First Advisor

Patrick O. Marsh

Term of Graduation

Spring 1970

Date of Publication


Document Type


Degree Name

Master of Science (M.S.) in Speech






Oral communication, Anxiety, Dogmatism



Physical Description

1 online resource (vi, 108 pages)


This is a study of whether an attempt to reduce the trait of high tension-anxiety by means of systematic neuro-musculature relaxation training will result in a decrease of the communication variable of closed-mindedness.

A general review of the literature showed that the problem of tension-anxiety is complex, pervasive, and detrimental to effective communication. First, an attempt is made to bring relevant information to the field of general speech by citing a few findings from the research of other disciplines concerning the nature and effects of tension-anxiety. Currently-used methods of anxiety reduction are mentioned, and one, neuro-musculature relaxation training, discussed as to its effectiveness and adaptability to the college environment. This method was chosen for investigation in the present study because it can be administered to groups by trained personnel, who need not be professional psychotherapists, at no risk to the students.

The major hypothesis is that there will be a significant difference between the dogmatism scores of the experimental group who receive relaxation training and the dogmatism scores of the control group who did not receive such training.

The minor hypothesis is that there will be a significantly greater difference between the pre- and post-anxiety scores of the experimental group than between the pre-and post-anxiety scores of the control group, and the post-scores will show a downward trend.

The design of the study consisted first of selecting a group of high-anxious subjects by administering the Taylor Manifest Anxiety Scale to all students who enrolled in the beginning fundamental speech course, which totaled 427, and sending invitations to the fifty-six students who scored twenty-four and above to participate in the research study. Those who accepted were arbitrarily placed in either the control group or the experimental group depending on whether their time schedules permitted them to attend the previously-scheduled training meetings. The experimental group was given a series of six weekly training sessions of forty-five minutes each using a modified version of the Jacobson method of progressive neuro-musculature relaxation. There was no more contact with the control group until after the six-week period when both groups were administered the Rokeach Dogmatism Scale and a repeat of the Manifest Anxiety Scale. Statistical procedures were employed at this time, and since no significant differences were found both hypotheses were rejected.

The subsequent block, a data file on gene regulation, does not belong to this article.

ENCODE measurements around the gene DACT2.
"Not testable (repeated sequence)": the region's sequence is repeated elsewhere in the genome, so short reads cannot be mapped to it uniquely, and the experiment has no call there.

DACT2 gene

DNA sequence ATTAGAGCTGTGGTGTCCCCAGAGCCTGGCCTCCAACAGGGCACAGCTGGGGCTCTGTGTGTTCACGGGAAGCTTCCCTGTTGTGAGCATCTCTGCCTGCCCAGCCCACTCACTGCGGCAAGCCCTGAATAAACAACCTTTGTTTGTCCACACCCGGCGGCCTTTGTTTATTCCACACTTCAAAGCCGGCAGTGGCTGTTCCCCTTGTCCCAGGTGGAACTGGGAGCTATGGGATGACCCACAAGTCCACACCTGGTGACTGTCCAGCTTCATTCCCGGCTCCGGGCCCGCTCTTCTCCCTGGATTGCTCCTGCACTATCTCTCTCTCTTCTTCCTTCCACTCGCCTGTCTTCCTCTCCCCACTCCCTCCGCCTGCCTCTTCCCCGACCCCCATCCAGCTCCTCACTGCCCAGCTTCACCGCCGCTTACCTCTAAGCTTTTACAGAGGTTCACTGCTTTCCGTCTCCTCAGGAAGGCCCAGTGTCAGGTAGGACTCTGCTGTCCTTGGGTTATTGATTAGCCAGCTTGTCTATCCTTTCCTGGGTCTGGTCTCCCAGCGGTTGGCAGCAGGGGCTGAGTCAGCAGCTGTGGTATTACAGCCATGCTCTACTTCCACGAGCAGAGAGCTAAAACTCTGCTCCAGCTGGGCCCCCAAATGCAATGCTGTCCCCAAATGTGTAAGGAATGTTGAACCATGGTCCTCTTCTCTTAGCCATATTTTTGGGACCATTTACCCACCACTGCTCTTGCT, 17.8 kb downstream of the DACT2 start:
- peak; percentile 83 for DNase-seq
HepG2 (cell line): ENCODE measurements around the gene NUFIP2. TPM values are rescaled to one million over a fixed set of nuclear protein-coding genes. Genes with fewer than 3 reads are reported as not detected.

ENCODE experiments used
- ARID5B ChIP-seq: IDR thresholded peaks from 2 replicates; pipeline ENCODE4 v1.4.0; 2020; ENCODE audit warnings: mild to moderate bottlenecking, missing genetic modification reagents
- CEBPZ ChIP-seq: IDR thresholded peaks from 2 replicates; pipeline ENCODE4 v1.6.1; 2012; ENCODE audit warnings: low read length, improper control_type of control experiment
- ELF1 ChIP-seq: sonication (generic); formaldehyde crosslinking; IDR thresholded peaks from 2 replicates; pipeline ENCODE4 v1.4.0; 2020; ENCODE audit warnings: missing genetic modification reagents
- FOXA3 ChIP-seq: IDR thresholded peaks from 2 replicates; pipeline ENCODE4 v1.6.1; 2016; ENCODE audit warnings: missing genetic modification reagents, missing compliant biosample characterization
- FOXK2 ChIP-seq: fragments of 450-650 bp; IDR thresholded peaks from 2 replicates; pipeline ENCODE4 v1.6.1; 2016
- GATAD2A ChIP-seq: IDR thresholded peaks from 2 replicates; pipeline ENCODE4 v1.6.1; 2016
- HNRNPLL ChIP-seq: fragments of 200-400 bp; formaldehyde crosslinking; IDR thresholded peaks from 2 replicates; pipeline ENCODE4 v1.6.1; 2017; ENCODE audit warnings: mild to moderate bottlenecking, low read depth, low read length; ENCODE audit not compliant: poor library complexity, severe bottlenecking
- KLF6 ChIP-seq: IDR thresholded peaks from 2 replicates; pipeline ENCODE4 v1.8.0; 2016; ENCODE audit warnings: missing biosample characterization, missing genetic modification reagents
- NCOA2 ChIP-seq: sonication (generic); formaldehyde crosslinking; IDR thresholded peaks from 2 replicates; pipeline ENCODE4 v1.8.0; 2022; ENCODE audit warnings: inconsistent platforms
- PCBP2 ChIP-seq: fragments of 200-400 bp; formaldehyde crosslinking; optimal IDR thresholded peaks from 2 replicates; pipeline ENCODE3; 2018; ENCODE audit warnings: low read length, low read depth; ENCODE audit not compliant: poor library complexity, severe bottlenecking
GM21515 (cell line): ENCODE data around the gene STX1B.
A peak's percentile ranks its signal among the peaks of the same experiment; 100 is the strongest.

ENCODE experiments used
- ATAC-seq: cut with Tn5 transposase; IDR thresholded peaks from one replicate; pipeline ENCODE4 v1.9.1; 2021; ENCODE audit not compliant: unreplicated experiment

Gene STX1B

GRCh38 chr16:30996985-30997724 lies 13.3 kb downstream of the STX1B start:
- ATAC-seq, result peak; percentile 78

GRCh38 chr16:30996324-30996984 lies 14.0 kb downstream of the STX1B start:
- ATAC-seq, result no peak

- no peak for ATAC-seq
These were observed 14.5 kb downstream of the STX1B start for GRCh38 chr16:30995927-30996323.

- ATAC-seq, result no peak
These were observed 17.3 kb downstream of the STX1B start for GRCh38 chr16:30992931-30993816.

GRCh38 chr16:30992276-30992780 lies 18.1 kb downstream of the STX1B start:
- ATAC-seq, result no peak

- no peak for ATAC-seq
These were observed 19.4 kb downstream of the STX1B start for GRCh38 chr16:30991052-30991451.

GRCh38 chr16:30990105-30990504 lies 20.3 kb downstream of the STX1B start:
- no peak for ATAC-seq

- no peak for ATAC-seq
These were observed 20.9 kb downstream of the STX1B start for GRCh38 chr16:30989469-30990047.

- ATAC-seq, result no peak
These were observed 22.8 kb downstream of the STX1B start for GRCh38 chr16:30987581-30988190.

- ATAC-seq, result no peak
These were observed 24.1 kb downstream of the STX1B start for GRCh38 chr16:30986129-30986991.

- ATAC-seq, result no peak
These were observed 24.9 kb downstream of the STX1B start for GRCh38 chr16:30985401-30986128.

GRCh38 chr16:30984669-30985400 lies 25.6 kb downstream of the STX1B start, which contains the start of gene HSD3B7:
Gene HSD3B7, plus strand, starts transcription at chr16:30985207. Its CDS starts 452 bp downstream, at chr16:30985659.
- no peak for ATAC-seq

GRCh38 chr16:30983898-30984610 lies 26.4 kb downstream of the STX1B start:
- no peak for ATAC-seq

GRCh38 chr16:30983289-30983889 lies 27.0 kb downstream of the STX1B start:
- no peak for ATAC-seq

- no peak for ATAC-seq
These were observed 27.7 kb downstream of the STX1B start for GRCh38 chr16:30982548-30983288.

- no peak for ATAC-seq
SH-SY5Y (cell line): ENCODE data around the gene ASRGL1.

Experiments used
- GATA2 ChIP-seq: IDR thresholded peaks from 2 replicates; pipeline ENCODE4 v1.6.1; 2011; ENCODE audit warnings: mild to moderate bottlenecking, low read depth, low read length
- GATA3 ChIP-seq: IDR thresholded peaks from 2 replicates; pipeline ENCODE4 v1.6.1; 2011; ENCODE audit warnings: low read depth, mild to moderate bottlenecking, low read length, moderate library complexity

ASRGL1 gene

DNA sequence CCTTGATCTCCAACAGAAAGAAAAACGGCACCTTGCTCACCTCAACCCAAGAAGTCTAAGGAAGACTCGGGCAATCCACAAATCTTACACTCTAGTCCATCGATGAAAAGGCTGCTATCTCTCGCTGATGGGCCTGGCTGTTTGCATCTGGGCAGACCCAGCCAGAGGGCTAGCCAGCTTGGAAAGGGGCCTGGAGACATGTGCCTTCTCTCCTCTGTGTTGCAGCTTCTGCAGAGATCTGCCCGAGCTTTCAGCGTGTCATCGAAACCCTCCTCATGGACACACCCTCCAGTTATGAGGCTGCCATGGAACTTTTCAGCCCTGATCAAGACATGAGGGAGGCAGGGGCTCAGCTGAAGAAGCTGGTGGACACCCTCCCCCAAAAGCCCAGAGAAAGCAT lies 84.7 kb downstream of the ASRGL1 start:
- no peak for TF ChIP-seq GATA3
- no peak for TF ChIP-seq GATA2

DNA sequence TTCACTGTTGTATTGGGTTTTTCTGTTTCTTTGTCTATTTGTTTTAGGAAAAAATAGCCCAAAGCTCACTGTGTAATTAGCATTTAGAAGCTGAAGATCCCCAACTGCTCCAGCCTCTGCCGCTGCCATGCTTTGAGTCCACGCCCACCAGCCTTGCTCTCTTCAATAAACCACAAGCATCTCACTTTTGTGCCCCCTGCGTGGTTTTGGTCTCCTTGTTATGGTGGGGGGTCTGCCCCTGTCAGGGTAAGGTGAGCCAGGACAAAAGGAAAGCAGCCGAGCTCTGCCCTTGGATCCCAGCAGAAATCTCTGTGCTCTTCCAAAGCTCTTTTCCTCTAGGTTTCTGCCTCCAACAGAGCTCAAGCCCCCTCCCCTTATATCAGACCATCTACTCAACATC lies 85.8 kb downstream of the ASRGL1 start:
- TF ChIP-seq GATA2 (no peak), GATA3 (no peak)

The findings of this study show that the method of systematic neuro-musculature relaxation training employed did not cause significant differences in either the dogmatism or the chronic tension-anxiety level of the experimental subjects according to the measuring devices used. That the method could be used with the equipment and conditions of a normal college environment and with trained non-professionals as therapists was evident. Whether it would be useful for the reduction of chronic high tension-anxiety remains in doubt due to the uncertain motivation of the experimental subjects and the questionable sensitivity of the Manifest Anxiety Scale as a measurement of tension-anxiety change. Further study using a combination of measuring devices, including the electromyograph, is recommended.


In Copyright. URI: This Item is protected by copyright and/or related rights. You are free to use this Item in any way that is permitted by the copyright and related rights legislation that applies to your use. For other uses you need to obtain permission from the rights-holder(s).


If you are the rightful copyright holder of this dissertation or thesis and wish to have it removed from the Open Access Collection, please submit a request to and include clear identification of the work, preferably with URL.

Persistent Identifier